Archive for March, 2015

The results for the US firms do not appear to be much different as again more than 90% hedge the transaction exposure from foreign currency denominated contractual commitments either intra-firm foreign repatriations (e.g. dividends, royalties, interest and payments on intracompany loans) are a special group of contractual commitments or anticipated transactions. Both in the US and in Germany more than one third of FX derivative using firms hedge these types of exposures frequently while another third does so sometimes. This practice implies that hedging decisions are taken from the perspective of parent company and its shareholders. It is interesting to notice that the new US draft-statement on accounting for derivatives now reflects this view and allows for hedge accounting for qualified hedges on intracompany transactions.
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The recommendation of the finance literature is not to worry about this type of exposure as it is not a cash flow effect and more specifically not to hedge it. From Table 3, we learn that the vast majority of US and German firms follows this recommendation. However, a considerable number of US companies do care as they declare to hedge translation exposure frequently (15.3%) or sometimes (14.1%). One might be surprised that German firms hedge this type of exposure less frequently. This result is not inconsistent with the particular emphasis placed by German companies on accounting earnings as discussed above in section III.B. It should be noted that in Germany corporate income taxes and dividend distributions are in principle not based on the consolidated group financial statements but on the individual financial statements of the parent company and its subsidiaries.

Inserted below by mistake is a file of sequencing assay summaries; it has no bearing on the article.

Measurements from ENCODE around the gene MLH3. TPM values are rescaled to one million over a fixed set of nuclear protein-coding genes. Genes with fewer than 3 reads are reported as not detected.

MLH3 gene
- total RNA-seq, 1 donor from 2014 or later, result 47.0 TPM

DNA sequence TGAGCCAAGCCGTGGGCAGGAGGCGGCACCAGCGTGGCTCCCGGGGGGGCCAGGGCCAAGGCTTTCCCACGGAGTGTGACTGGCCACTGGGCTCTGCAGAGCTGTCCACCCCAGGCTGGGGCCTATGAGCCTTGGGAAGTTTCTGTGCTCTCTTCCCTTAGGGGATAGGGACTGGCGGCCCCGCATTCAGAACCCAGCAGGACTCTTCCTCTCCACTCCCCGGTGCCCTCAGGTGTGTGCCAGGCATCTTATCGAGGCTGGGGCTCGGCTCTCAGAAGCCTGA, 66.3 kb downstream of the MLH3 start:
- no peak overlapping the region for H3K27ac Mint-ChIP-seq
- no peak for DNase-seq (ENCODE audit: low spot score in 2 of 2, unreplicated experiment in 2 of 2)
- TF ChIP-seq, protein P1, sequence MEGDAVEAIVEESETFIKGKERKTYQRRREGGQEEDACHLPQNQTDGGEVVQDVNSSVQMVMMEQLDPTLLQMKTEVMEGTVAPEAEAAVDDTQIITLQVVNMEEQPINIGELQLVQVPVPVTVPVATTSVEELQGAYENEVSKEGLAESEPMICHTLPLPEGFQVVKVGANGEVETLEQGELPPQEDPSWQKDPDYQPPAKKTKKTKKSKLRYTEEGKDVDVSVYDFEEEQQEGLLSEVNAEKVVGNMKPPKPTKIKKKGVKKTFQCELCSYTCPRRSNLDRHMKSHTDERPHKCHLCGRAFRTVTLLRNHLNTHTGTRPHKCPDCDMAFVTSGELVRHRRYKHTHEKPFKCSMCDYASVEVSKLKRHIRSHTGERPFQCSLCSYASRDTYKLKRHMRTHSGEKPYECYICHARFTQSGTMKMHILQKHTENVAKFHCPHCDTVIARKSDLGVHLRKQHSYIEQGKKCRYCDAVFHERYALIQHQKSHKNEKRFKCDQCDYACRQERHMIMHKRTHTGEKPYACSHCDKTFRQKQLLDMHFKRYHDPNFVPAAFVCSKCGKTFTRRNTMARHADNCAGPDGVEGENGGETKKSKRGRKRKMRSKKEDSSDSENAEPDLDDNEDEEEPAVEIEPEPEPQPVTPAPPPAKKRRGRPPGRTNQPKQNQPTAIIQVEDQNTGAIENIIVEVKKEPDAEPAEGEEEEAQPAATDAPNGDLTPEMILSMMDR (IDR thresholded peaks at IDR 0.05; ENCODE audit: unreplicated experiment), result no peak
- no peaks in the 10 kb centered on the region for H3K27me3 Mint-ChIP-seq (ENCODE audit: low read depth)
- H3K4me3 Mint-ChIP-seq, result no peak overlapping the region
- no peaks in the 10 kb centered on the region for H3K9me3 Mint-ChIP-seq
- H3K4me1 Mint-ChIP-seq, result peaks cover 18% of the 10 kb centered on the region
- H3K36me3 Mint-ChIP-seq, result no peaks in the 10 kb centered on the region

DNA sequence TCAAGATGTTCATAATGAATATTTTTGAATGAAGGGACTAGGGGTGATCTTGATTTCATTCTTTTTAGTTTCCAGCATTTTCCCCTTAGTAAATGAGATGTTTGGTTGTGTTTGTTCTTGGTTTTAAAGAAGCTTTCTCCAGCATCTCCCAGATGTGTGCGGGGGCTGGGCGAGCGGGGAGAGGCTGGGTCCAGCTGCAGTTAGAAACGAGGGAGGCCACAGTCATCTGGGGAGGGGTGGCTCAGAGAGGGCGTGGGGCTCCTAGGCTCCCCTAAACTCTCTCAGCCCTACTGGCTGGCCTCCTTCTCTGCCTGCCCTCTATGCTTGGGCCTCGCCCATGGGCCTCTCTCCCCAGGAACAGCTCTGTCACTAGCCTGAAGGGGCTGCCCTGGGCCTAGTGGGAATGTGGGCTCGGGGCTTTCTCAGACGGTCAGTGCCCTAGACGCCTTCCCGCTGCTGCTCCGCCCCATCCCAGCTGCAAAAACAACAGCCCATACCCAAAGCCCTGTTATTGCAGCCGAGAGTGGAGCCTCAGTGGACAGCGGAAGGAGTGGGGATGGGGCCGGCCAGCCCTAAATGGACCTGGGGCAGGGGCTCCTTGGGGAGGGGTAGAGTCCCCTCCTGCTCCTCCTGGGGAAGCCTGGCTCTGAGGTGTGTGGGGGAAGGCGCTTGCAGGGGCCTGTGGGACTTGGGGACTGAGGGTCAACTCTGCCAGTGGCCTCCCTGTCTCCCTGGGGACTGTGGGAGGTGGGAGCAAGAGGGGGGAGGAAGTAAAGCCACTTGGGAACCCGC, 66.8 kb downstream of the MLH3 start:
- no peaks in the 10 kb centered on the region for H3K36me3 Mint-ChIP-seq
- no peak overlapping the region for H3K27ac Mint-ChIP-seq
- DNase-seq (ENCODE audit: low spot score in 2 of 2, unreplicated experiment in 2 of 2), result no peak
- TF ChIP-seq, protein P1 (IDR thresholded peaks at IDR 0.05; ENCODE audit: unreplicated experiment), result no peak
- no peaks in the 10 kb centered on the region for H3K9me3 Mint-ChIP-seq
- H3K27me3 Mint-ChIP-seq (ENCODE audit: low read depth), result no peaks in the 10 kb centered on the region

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Exposures Hedged

We already outlined in section III.A that the prime area of derivatives usage is FX management for both US and German firms. An important question to be considered is how companies define exposure. It is common in the international finance literature to distinguish between translation exposure, transaction exposure, and economic exposure.
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German GAAP currently include no specific accounting rules for derivative and hedging but require, on principle, the application of the general lower of cost or market rule to a derivative and to a hedged item. There is a controversy about the extent to which hedge accounting might be allowed with the ruling majority restricting this to effective micro hedges.10 Because of the favorable tax implications of this approach, German companies are not too uncomfortable with this situation. However, a considerable number of the largest German companies voluntarily disclose information about their use of derivatives in their annual reports along the lines of the recommendations of the FASB or the IASC.  Still only occasionally, but increasingly, they report about an extended use of hedge accounting for their more advanced macro or portfolio hedging approaches.
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